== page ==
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ProGolferWannabe 05-11-2015 09:04 AM

College Admissions
 
Below is an article from CNN.COM that addresses the issue/concerns of high seniors who did well in their studies, were accepted into their colleges of choice, but were apparently not able to afford attending based upon the financial aid packages they were offered. My son graduated from college last year, and our youngest daughter is graduating from college next week; I recall going through a similar issue with both kids when they were evaluating college offers. Both kids ended up going to schools that were not their first choice because of financial issues, but it is remarkable to me to see how "adaptable" kids are....both of them were very happy with their experiences, and neither one regrets their "choice", feels "cheated" or otherwise deprived. So while I understand that the kids interviewed for this piece are not getting to go where they want, I suspect that if you talk to them in 4 years, they will feel pretty good about there decision and college experience.


I got into my dream school, but can't afford to go - May. 11, 2015

Dash man 05-11-2015 10:49 AM

"No, you can't always get what you want
But if you try sometime,
You just might find
You get what you need"
- Rolling Stones

daylatedollarshort 05-11-2015 11:51 AM

Is it really tragic to have to go to a higher ROI school? (I only looked up the first student).

From the article:

"Everything we've done since the kids were born was to provide them with everything they want." (italics added)

Jay_Gatsby 05-11-2015 02:35 PM

Quote:

Originally Posted by daylatedollarshort (Post 1591497)
Is it really tragic to have to go to a higher ROI school? (I only looked up the first student).

From the article:

"Everything we've done since the kids were born was to provide them with everything they want." (italics added)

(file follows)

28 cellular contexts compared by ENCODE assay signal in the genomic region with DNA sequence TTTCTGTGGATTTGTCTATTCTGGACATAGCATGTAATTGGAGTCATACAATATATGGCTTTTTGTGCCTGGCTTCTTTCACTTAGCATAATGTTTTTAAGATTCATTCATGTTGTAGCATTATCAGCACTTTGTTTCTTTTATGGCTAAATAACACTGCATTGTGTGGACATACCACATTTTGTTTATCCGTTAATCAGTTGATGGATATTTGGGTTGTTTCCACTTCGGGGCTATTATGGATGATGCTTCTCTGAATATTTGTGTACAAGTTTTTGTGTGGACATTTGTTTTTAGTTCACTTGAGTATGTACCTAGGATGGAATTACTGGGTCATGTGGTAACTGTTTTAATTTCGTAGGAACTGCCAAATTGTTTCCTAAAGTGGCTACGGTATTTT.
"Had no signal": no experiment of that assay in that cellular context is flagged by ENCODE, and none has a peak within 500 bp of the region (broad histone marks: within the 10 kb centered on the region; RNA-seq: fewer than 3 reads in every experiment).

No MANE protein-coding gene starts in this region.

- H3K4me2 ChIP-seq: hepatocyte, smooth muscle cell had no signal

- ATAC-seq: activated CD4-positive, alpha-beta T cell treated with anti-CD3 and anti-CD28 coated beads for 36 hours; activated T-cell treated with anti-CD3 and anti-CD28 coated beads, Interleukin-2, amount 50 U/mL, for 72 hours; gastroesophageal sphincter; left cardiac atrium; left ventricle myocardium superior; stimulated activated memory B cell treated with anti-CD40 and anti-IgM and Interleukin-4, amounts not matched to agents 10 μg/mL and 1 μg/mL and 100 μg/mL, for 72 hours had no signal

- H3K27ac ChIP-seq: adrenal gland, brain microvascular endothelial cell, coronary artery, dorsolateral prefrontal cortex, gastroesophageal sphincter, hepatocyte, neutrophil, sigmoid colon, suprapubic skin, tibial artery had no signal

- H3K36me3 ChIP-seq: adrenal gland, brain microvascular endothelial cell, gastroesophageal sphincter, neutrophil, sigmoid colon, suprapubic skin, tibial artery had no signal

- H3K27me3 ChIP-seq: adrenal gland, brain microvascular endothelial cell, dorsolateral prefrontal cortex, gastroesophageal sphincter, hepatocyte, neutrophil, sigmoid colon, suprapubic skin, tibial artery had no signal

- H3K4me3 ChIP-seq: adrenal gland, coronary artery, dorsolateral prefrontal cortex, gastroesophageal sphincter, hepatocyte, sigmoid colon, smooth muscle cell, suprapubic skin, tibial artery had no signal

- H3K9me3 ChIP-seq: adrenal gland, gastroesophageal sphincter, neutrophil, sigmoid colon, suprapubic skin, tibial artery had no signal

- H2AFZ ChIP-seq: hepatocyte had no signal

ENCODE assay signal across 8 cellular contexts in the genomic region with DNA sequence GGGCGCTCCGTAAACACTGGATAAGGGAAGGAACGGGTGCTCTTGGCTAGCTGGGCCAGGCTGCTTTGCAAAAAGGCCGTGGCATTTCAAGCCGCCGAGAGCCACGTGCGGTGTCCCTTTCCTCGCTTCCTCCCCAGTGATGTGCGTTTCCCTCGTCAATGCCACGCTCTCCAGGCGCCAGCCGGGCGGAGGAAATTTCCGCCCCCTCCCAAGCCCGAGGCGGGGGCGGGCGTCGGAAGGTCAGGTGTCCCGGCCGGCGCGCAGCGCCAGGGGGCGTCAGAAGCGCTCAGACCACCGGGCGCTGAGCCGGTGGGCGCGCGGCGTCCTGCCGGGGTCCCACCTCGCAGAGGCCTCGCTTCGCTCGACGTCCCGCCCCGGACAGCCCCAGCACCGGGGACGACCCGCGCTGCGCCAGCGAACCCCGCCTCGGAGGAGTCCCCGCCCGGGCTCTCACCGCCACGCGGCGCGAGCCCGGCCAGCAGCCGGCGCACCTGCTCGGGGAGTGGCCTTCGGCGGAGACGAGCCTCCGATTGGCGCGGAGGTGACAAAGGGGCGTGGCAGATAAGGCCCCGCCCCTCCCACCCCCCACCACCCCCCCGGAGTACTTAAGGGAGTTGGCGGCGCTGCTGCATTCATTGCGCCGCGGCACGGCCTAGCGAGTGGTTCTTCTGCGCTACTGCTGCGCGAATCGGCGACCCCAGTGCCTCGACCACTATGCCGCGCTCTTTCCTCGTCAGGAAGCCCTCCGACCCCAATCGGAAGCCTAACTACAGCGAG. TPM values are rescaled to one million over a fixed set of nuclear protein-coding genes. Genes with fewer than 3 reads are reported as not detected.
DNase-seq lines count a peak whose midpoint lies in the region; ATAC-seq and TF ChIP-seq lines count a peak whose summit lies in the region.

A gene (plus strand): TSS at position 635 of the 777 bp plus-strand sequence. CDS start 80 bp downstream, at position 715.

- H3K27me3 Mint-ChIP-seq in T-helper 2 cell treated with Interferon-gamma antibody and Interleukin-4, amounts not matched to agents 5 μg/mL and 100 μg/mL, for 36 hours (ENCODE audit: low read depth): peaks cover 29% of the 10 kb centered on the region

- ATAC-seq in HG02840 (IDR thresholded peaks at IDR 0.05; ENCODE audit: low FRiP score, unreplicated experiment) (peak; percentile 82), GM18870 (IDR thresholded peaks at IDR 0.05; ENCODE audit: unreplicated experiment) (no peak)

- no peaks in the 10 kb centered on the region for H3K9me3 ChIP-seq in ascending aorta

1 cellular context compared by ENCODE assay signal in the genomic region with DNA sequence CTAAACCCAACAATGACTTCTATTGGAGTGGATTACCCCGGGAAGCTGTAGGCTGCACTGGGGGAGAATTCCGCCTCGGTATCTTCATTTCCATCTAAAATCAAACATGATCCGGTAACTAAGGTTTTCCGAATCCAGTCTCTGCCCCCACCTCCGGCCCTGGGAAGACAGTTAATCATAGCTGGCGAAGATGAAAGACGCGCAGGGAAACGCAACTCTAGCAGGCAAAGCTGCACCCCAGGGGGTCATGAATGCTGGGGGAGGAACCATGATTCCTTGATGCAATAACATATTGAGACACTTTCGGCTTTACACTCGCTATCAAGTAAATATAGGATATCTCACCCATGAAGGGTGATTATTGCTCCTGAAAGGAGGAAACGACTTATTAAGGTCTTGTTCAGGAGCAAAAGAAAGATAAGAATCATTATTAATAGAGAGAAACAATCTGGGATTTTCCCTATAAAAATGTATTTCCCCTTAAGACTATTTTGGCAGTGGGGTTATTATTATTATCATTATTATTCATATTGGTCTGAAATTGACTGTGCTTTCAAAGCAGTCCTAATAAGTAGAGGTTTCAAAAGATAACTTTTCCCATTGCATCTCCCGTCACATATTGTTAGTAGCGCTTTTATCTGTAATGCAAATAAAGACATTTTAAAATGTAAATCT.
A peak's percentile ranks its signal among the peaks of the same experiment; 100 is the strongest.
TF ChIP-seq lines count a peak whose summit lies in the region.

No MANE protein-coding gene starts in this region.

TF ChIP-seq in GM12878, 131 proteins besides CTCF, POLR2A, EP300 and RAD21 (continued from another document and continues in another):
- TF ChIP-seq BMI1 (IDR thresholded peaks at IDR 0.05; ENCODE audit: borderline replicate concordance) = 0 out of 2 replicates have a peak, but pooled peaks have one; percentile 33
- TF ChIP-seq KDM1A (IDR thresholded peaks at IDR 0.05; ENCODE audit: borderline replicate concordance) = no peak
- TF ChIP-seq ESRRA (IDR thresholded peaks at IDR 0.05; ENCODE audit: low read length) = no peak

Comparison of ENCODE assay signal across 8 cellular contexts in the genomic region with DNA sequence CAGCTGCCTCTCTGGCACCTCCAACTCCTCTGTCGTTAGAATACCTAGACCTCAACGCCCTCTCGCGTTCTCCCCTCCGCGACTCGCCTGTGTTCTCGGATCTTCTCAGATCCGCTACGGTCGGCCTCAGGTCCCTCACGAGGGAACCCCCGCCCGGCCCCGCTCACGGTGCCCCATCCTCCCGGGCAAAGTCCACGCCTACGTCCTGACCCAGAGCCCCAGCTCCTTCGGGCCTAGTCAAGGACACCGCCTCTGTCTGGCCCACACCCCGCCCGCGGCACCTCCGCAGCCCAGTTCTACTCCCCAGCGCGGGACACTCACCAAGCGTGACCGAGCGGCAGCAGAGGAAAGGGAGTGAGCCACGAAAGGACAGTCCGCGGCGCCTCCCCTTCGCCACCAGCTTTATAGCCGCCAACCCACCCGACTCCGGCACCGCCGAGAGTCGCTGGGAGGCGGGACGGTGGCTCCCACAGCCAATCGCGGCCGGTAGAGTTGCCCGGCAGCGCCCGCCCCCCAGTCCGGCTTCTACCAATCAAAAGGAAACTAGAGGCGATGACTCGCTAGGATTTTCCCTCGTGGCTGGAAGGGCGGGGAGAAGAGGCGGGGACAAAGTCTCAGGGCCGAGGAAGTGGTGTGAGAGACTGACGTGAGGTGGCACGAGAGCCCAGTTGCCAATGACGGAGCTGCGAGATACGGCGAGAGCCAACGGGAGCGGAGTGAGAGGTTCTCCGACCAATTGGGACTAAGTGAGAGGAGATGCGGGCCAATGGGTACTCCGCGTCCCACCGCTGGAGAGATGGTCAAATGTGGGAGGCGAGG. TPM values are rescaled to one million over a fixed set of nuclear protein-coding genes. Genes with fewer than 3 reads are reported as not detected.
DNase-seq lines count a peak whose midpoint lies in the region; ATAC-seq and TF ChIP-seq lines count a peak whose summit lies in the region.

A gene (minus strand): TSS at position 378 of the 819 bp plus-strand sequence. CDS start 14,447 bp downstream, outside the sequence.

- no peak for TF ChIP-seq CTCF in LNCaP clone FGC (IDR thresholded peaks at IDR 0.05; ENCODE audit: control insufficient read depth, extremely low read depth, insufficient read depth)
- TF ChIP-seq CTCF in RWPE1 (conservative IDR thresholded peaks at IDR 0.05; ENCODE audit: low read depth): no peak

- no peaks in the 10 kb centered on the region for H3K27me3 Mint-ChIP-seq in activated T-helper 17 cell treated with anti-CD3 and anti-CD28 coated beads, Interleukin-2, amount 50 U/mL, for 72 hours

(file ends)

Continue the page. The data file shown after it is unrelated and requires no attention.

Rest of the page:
Reminds me of the expression - "if you work hard enough, you can have anything you want, but you can't have everything you want."

imoldernu 05-11-2015 05:28 PM

Good article.
Should be mandatory reading for all young college bound kids.

Bamaman 05-11-2015 08:51 PM

My best friend put his daughter and son through the best private high schools in a major southern city--$400K total. Then both went to private universities "up east"--and he spent another $450K. The money spent was "after taxes."

He found out after two years that his son was a criminology major. Such graduates don't have the highest paid professions. His son went into the U.S. Army as an E-4 after OCS classes are presently on hold. He deployed yesterday for some unknown place as a Army Ranger.

At least the daughter graduated from a top medical school last week.

And the parents sold their big house and are now renting. But there are no student loans hanging over the kids' heads.

LOL! 05-12-2015 08:02 AM

Life is not fair.

OTOH, the article only mentions income of the parents and not their assets. I know our taxable income was in the mid-5-figure range in the year that my youngest started college and our FAFSA derived Expected Family Contribution (EFC) was more than 100% of that.

As an aside, it also seems that the kids in the article picked the expensive school based on location and not at all based on academics nor outcomes.

scrinch 05-12-2015 08:37 AM

Geez, all of those kids are ending up going to good schools. The article should be describing how lucky they are to be able to go to $10-30k schools, not bemoaning the fact that they can't attend $50-60k schools. My youngest son selected (with help from us) his second choice school a couple of years ago because with financial aid it cost $20k less than his "dream" school. He is very happy in his second choice school.

sengsational 05-12-2015 09:43 AM

I gave my kids the choice...graduate debt free with a new car if you go with the state school, or graduate with student loans and no free car if you go to the private U. One took plan A, the other took B.

Big_Hitter 05-12-2015 09:45 AM

Quote:

Originally Posted by ProGolferWannabe (Post 1591423)
Below is an article from CNN.COM that addresses the issue/concerns of high seniors who did well in their studies, were accepted into their colleges of choice, but were apparently not able to afford attending based upon the financial aid packages they were offered.

call them a waaaaambulance

I got into Brown but couldn't get financial aid - my dad gave me the financial finger when I handed him the $12K bill for the year - that was a lot of scratch in 1982 (I think he was making about $60K at that time with two more kids after me to put thru college)

ended up going to a local college, turned out okay - you get out of it what you put into it

hey, I didn't get to hang out with brooke shields, Mondale's kid or John John but that's life

imoldernu 05-12-2015 10:07 AM